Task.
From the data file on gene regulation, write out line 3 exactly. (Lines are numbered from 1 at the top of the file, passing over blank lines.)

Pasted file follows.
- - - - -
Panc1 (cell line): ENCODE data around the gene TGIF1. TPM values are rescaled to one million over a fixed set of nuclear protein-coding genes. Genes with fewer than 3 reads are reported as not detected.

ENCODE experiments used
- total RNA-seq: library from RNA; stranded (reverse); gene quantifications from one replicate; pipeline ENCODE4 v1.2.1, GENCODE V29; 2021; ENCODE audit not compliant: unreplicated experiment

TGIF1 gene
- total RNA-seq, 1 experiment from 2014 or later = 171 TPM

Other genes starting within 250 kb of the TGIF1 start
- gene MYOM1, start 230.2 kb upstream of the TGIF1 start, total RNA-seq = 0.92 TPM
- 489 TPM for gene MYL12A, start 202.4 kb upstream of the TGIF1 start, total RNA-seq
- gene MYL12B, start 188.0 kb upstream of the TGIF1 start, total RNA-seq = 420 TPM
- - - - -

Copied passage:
- total RNA-seq: library from RNA; stranded (reverse); gene quantifications from one replicate; pipeline ENCODE4 v1.2.1, GENCODE V29; 2021; ENCODE audit not compliant: unreplicated experiment